Why preseason rankings don't really matter

Although the Blue Devils are ranked No. 4 in the country heading into the season, columnist Danielle Lazarus urges readers to take preseason rankings with a grain of salt.
Although the Blue Devils are ranked No. 4 in the country heading into the season, columnist Danielle Lazarus urges readers to take preseason rankings with a grain of salt.

Yesterday, the NBA released its weekly power rankings, and the Philadelphia 76ers were No. 1.


It gets better—CBS, Yahoo, and SB Nation all ranked the Sixers No. 1 too, and ESPN, NBC and USA Today each have them in their top 10.

I truly don’t know what to think of the Sixers’ ranking. They seemed to be headed towards the basement of the Eastern Conference again for the 2013-14 season. In the offseason, the Sixers traded Jrue Holiday, their best player, to the New Orleans Pelicans for the sixth overall pick in the draft. They later announced that Nerlens Noel, their selection, was out for the entire season with a torn ACL.

So this year was the Sixers’ chance to earn a key rebuilding piece in the 2014 draft, as the “Winless for [Andrew] Wiggins” campaign swept Philadelphia. The city began salivating over the thought of the 0-82 Sixers drafting the Kansas freshman phenom, and him propelling the Sixers to first place in the future.

Yet it’s happening already.

Every single one of these media outlets had the 3-0 Sixers in last place just a week ago. They cite rookie Michael-Carter Williams’ explosive play and new head coach Brett Brown's fresh outlook as their rationale for putting the Sixers on top, but CBS’s explanation for advancing the Sixers 29 spots most accurately mirrors my own:

CBS writer Matt Moore simply wrote, “I have ABSOLUTELY no idea.”

In my opinion, this sentiment holds true for college basketball rankings in general—especially when the season has yet to start (or, in the Sixers’ case, when they’re just three games in). What exactly are the criteria that determine each team’s ranking in the AP and Coaches' polls?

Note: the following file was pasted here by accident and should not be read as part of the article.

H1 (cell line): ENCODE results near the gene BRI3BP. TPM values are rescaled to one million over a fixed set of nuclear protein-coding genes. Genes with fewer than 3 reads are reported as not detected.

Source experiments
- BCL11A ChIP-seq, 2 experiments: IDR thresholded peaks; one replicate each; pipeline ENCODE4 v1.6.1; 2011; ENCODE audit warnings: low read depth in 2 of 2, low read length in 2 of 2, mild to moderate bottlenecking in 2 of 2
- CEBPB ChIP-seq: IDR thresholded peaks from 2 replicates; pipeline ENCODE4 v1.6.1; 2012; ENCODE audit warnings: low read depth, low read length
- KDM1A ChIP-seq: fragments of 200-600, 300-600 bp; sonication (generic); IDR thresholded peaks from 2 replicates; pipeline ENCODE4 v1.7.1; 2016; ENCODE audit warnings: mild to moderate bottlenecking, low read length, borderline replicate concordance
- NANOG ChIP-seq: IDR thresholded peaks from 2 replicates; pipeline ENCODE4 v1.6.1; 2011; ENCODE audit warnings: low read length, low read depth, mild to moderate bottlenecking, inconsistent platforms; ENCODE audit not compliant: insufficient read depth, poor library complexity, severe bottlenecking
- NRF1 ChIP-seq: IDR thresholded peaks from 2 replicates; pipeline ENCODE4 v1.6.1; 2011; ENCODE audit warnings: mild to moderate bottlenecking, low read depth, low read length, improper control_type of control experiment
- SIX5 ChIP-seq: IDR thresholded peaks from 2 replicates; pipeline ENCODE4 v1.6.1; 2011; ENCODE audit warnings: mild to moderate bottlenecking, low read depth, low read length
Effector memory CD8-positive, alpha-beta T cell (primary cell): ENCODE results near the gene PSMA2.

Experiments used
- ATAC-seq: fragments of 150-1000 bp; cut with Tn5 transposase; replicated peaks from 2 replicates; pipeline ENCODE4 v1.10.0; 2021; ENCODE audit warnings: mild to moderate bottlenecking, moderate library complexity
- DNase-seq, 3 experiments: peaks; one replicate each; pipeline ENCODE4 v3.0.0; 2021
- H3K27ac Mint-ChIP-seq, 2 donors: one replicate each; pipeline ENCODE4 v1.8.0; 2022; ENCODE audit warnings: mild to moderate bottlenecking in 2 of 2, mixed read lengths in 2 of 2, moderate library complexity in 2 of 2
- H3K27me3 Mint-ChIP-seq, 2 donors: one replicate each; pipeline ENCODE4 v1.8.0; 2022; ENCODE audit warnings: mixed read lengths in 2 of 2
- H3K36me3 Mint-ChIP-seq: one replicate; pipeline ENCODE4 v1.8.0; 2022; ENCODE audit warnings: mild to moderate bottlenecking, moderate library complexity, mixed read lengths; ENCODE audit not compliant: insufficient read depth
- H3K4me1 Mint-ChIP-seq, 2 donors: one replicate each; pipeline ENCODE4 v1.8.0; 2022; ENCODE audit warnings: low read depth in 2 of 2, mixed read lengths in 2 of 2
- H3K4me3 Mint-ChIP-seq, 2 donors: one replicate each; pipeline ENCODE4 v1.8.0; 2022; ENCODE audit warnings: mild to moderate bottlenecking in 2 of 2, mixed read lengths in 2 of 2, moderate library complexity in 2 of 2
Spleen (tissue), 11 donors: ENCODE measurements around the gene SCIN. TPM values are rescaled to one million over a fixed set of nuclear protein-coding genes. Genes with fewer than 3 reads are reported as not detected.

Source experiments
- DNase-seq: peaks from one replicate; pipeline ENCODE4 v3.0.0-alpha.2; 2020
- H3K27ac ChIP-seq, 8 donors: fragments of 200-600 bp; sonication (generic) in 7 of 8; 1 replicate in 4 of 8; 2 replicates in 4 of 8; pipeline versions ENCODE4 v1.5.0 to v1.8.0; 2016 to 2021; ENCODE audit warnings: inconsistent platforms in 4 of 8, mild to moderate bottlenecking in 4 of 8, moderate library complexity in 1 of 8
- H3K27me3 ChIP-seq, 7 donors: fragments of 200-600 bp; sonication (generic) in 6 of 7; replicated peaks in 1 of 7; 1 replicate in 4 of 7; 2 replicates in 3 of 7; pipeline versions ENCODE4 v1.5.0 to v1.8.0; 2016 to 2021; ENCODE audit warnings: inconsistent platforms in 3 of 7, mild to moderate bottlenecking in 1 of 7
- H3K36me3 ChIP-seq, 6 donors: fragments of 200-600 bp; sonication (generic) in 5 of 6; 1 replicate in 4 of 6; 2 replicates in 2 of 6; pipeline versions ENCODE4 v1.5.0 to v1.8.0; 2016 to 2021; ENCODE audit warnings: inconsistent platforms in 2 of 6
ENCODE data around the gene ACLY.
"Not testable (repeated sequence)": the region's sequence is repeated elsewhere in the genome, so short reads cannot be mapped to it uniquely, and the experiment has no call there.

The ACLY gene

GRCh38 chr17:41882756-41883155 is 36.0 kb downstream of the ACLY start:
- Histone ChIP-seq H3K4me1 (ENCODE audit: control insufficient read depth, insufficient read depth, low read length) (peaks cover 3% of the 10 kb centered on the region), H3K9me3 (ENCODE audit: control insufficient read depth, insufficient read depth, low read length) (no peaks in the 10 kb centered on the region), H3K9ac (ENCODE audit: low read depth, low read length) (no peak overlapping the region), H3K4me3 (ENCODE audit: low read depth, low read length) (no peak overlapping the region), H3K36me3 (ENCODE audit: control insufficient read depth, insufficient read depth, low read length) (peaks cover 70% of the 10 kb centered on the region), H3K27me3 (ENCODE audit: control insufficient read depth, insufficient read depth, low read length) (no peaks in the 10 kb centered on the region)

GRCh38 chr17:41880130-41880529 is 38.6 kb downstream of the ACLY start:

Preseason rankings are nearly impossible to determine: aside from the fact that college basketball hasn’t been played since March, it's an exceptionally volatile sport. Any player can leave his team for the NBA draft at the end of any season, and a team’s success is heavily dependent on replacing those players with a strong recruiting class.

However, the reputation of a team is probably the greatest determining factor. Preseason rankings are more so predictions than evaluations, yet voters are quick to identify the teams that have amassed a bounty of wins in the past. Quite simply, if a well-known team has been historically successful, it will most likely appear high in the top 25.

The best example is No. 1 Kentucky. Although it ended its 2013 season with a first-round loss in the NIT, the Wildcats have eight national championships. Two Kentucky players declared for the NBA draft—Noel and leading scorer Archie Goodwin, who went 29th—yet the Wildcats enter 2013 with the top recruiting class in the nation. Four Kentucky freshmen were named to the Wayman Tisdale Freshman of the Year Award Watch List. In fact, since 2009, Kentucky has had the top recruiting class in the nation every year except 2012, when they were No. 2.